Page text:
The Minutes That Last a Lifetime

Sometimes we gain perspective on life in unexpected ways. Awhile ago, I was taking care of some business in our small town when the woman behind the counter stared at me for a moment. I said, “Hi” to her, then she recognized me. “Oh, I remember you. You bought my grandparents house.” I nodded, “Yes, we did.” It had been several months since we last talked and every time we did she would share a memory of time spent in the house with her grandparents.

“I have so many good memories in that house,” she said to me. Then she told me how she used to go to her grandparents house after elementary school until her parents picked her up. She recalled how she would sit with her grandfather in a rocking chair and listen to music on a record player that sat on a shelf in the living room. I told her I knew exactly which shelf — “the one that’s deeper than the others and has an outlet in it.” She verified that was indeed the shelf. When I returned home I smiled when I saw the shelf now filled with our family photos.

A few weeks later our granddaughter stayed with us for a few days. She is a very active toddler, but in the morning she likes to sit with grandma or grandpa and snuggle for a bit. It was one of those mornings, as she sat with me on the rocking chair, that I noticed we were sitting by the deep shelf with the outlet. I immediately thought of the memory shared with me a few weeks before from the woman who did the same thing as a kid with her grandfather in that very spot.

There was something about that moment, the realization that history was repeating itself, that gave me the long view of life. With my granddaughter snuggled close looking up at me with a smile, I wondered what she would remember about her time with her grandparents in their home. It made me contemplate how the simplest moments in life can be the most cherished memories.

In the course of our busy lives it is easy to get distracted with the necessities of life. There are jobs to attend to, meals to plan, cleaning to be done, maintenance to complete and lots of other required tasks. Yet we can’t lose sight of the truly important moments that require our full attention. It may be a moment that only lasts a few minutes, but it could be a memory that lasts a lifetime.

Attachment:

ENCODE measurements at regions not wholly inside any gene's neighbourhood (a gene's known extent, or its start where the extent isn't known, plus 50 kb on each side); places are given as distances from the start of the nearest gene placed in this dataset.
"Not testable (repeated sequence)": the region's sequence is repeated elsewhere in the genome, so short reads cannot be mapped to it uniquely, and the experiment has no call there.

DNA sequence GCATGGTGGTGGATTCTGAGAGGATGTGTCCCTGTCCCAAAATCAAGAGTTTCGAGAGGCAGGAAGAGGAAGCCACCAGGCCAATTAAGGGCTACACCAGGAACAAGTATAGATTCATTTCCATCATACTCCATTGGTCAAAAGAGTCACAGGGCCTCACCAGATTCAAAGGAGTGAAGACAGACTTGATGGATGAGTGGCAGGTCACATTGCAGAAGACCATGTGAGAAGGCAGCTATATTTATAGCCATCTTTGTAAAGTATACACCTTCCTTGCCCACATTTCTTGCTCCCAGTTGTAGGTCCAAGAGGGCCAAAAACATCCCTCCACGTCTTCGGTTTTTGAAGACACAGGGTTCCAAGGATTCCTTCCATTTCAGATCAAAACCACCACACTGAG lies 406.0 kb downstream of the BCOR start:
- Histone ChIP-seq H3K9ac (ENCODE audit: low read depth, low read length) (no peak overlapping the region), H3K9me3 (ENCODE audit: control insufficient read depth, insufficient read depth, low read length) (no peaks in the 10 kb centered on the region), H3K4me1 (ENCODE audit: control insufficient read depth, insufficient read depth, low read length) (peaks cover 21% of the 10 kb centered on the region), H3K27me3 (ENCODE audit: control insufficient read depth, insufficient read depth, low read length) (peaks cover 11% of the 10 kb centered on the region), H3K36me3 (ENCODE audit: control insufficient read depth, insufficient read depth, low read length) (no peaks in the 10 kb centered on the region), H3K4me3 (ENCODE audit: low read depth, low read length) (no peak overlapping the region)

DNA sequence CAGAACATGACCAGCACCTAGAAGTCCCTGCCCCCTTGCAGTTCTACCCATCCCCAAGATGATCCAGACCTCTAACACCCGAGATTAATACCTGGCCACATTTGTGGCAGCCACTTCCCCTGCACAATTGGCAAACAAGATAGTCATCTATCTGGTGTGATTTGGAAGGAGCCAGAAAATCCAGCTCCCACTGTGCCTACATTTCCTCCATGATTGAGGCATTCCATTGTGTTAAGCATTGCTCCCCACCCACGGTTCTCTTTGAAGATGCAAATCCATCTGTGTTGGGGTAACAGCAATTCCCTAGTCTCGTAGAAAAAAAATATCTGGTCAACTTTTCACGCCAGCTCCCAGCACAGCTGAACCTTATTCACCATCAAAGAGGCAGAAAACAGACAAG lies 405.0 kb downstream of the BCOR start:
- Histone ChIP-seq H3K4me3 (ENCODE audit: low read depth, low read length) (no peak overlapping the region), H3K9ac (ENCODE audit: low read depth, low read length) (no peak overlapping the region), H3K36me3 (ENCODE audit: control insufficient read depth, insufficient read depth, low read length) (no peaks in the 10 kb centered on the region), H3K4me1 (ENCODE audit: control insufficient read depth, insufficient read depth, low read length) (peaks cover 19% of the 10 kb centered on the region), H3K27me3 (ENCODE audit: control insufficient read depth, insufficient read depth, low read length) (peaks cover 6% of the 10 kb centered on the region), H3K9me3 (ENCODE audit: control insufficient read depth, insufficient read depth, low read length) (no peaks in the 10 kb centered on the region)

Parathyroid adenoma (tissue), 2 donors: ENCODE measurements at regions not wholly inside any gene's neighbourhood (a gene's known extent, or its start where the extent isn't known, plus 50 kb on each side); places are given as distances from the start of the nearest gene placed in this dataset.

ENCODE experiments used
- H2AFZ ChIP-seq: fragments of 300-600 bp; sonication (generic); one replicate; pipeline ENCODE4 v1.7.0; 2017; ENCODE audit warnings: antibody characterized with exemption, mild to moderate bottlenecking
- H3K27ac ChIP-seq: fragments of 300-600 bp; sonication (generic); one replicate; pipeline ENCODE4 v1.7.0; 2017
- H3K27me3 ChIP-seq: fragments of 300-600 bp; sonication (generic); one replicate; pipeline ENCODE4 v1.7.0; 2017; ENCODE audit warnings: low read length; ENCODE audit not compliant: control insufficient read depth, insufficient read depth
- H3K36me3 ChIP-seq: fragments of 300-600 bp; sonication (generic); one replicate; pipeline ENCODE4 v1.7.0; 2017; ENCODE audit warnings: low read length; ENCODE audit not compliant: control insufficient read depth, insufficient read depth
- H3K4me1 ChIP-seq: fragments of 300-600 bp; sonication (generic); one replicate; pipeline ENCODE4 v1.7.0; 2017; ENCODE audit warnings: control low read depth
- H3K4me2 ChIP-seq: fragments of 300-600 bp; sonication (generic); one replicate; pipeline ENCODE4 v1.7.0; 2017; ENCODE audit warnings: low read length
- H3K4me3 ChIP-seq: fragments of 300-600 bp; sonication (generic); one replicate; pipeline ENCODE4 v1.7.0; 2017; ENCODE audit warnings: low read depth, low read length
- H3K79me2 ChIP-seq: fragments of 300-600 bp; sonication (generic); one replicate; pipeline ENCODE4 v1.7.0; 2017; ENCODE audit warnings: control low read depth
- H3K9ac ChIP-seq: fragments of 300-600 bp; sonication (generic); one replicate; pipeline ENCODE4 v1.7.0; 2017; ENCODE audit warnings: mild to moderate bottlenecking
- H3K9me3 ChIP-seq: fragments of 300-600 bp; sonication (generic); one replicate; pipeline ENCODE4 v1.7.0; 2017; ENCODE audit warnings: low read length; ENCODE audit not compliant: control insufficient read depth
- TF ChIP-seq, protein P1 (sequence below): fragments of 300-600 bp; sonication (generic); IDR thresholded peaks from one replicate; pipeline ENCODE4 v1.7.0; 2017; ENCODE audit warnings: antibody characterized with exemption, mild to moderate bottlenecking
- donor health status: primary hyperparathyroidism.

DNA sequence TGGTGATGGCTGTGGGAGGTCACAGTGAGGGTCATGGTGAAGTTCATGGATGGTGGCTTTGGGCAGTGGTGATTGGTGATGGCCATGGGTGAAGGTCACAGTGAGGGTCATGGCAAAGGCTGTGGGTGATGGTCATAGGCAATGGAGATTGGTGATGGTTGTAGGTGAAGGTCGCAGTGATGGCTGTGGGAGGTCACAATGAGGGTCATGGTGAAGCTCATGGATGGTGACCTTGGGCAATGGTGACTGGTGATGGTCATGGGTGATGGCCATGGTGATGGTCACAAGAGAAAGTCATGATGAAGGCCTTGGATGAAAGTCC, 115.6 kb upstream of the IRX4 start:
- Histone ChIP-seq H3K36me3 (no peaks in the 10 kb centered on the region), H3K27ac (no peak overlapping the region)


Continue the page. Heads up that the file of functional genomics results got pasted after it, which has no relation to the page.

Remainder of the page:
Mourning a Lost Future

When you’ve lived more than a half century, you find that you’ve attended many funerals along the way. Over that time I’ve listened to many eulogies and shed many tears over the death of friends and family. Out of all of those eulogies, one in particular has stuck with me.

Years ago I went to a memorial service a coworker held for his wife. After a long illness, his wife finally succumbed to her disease. I will never forget the eulogy he delivered for the woman he dearly loved and missed. He said that he grieved the loss of her, particularly their future as a couple. He explained how he would miss her companionship and all the future time together that will never be. He shared about the good times they had together and how there would be no more days spent with her. He brought the whole room to tears.

But then he pivoted his remarks to point us to the past and what it held for all of us. “It’s hard to look back and be grateful for what we did have; to be content with the years we had together,” he said. “I wanted more time together; so much more time. I will always want more, but I am so grateful for what we did have and forever grateful for that.”

These are the words that have stuck with me. It seems I always want more out of life, but can I be content with what I have instead of looking at what I don’t have and what the future might bring? Can I be content with this moment — content with making the most of this moment; content with this day and what it brings? It seems natural to want more out of life, but perhaps appreciating what we have already is enough. It is something I’m still working on years later.